A War of Technological Words

A War of Technological Words

Samara Greenberg
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Israel and Iran are engaged in a war of words over new technology. On February 21, the Israeli Air Force introduced a fleet of pilot-less planes that can fly as far as the Persian Gulf, putting Iran within Israel’s range. The Heron TP drones, which can fly for more than 24 consecutive hours, will be used for surveillance, jamming enemy communications, and assisting in communications between ground control and manned air force planes. Named the Eitan, which means ‘strong’ in Hebrew, the drones are capable of carrying payloads up to one ton. Israel has not said if the planes were designed for use against Iran; however, Maj. Gen. Ido Nehushtan, commander of Israel’s air force, explained, “The Heron TP has the potential to be able to conduct new missions down the line as they become relevant.”

In response, Iranian Defense Minister Brig. General Ahmad Vahidi announced that Tehran’s radar systems can detect anything in the air. “Today, we own sea-based and ground-based radars as well as radars which are able to identify multiple air targets in various frequencies and different altitudes,” Vahidi said. “At present, we are making extensive use of radar systems and have various productions in the field,” he added, “And we will pursue our future programs at a higher pace.”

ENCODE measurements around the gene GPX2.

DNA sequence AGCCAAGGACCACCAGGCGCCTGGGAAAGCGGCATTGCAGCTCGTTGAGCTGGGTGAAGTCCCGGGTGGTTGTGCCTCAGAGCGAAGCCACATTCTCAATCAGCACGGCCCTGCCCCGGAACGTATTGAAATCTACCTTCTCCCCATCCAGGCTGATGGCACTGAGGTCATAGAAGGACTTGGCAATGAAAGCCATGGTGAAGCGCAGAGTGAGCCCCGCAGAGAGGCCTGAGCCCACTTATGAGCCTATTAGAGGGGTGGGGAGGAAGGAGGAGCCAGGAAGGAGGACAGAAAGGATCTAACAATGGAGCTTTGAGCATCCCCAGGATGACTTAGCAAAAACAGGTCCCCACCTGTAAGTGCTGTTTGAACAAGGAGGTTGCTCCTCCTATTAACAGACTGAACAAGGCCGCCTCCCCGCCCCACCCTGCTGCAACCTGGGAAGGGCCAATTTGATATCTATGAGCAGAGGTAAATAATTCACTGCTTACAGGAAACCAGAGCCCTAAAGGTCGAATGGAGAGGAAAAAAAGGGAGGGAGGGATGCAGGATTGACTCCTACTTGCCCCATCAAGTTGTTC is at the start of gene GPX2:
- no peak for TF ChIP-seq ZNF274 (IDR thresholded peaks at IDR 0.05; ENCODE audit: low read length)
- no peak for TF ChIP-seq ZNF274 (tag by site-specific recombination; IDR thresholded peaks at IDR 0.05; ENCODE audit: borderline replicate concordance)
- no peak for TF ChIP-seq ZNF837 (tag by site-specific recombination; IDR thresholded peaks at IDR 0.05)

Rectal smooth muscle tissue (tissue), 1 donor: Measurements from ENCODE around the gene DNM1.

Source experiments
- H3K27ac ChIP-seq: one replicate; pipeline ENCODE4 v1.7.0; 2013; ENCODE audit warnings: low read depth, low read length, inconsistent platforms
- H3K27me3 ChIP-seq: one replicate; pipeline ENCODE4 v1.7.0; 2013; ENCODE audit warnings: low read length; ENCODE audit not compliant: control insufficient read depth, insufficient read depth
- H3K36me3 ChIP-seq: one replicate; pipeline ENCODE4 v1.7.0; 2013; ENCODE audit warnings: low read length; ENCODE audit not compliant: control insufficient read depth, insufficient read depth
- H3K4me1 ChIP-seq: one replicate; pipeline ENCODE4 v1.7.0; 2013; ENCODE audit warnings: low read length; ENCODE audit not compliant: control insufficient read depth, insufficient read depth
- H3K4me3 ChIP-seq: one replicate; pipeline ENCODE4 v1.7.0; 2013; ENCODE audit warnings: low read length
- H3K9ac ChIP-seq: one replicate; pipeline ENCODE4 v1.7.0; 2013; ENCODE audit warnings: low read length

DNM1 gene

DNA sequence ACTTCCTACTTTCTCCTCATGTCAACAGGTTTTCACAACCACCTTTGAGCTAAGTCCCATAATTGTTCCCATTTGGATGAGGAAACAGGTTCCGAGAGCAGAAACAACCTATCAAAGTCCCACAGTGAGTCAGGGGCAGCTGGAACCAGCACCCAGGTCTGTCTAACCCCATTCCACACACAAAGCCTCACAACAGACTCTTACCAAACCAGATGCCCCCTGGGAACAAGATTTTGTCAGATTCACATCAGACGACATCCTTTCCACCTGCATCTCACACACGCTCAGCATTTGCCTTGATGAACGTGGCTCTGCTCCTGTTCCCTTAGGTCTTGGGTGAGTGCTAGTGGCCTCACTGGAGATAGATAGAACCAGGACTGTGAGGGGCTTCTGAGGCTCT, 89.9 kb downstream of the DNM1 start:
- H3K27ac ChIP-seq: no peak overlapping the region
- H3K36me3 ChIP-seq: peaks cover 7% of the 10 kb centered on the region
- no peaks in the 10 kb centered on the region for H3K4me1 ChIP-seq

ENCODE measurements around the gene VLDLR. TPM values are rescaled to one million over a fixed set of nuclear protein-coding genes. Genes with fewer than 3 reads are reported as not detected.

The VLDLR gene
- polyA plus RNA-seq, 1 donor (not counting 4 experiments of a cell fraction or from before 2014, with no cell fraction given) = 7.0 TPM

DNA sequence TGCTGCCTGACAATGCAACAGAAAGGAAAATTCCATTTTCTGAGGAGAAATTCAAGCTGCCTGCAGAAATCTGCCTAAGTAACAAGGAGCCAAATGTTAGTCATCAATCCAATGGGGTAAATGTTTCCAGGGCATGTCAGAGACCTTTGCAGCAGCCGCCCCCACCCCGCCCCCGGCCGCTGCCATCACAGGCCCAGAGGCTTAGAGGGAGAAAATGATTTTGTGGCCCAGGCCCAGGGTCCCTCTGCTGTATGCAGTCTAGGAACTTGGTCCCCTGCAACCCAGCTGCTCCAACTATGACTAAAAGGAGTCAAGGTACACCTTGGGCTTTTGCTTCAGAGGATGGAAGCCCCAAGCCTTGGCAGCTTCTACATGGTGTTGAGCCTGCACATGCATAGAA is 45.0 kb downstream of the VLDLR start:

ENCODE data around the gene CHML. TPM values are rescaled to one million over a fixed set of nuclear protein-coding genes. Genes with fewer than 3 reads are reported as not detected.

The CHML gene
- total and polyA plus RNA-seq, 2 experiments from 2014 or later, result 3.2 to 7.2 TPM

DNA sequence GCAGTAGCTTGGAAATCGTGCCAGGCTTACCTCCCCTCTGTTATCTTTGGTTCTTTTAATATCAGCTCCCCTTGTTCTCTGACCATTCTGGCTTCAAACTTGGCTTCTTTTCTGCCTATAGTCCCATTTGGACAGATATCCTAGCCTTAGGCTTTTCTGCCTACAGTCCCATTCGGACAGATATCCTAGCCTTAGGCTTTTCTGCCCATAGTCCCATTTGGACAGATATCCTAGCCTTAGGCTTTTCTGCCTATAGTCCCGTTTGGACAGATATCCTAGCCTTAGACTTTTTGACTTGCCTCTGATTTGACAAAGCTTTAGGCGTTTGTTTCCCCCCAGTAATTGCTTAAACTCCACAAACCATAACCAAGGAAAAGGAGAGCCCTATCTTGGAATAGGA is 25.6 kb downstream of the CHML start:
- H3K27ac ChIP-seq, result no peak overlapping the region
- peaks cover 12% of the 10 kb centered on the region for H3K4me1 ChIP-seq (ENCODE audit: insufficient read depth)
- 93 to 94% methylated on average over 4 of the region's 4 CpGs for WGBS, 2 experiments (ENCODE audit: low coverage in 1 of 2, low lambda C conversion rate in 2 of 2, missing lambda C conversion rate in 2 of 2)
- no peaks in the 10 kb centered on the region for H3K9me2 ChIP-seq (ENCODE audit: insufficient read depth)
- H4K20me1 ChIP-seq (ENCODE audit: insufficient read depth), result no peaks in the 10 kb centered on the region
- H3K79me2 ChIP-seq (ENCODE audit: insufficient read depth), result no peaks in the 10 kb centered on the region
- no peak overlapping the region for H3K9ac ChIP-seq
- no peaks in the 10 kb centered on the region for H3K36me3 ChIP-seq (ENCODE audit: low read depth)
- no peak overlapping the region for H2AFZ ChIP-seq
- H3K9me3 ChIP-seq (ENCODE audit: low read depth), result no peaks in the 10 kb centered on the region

In addition, on Sunday, a senior Iranian official said Iran can target any adversary with its missiles. “Our missiles are now able to target any spot in which the conspirators are in, and the country is making advances in all fields,” Hossein Salami, deputy commander of the elite Revolutionary Guards, said in a meeting with war veterans and volunteers in Kerman. Even more, yesterday, Iranian Air Force Commander Brigadier General Hassan Shahsafi told the Iranian Fars News Agency that Tehran is set to test-fire an optimized version of the Qassed, the country’s 2,000 pound ‘smart bomb.’

Also of note, in the past two weeks, Iranian President Mahmoud Ahmadinejad has repeatedly reiterated his call for eliminating Israel. Indeed, at a press conference with Syrian President Bashar al-Assad, Ahmadinejad said, “A Middle East without Zionism is a divine promise… Time is on the side of the peoples of the region. The Zionist entity is nearing the threshold of nonexistence.” During his speech on Sunday addressing an international conference on ‘National and Islamic Solidarity for Future of Palestine,’ Ahmadinejad announced that Israel’s existence is an insult to all of humanity, and that the “Zionist regime” is the origin of every war, genocide, terrors, and crimes in the world.

What can be deduced from Israel and Iran’s most recent war of words? Well, for one thing, Iran is certainly more outspoken, which is nothing new. But, however much it seems like Israel’s complacency is resulting in an Iranian victory, that may not be the case. Indeed, every time Iran announces that it has improved its missile technology, the international community takes note. Just yesterday, Moscow signaled that it is moving closer to supporting sanctions against Iran. To be sure, if Iran continues to increase its rhetoric, it may make U.S. efforts to impose harsh sanctions that much easier.

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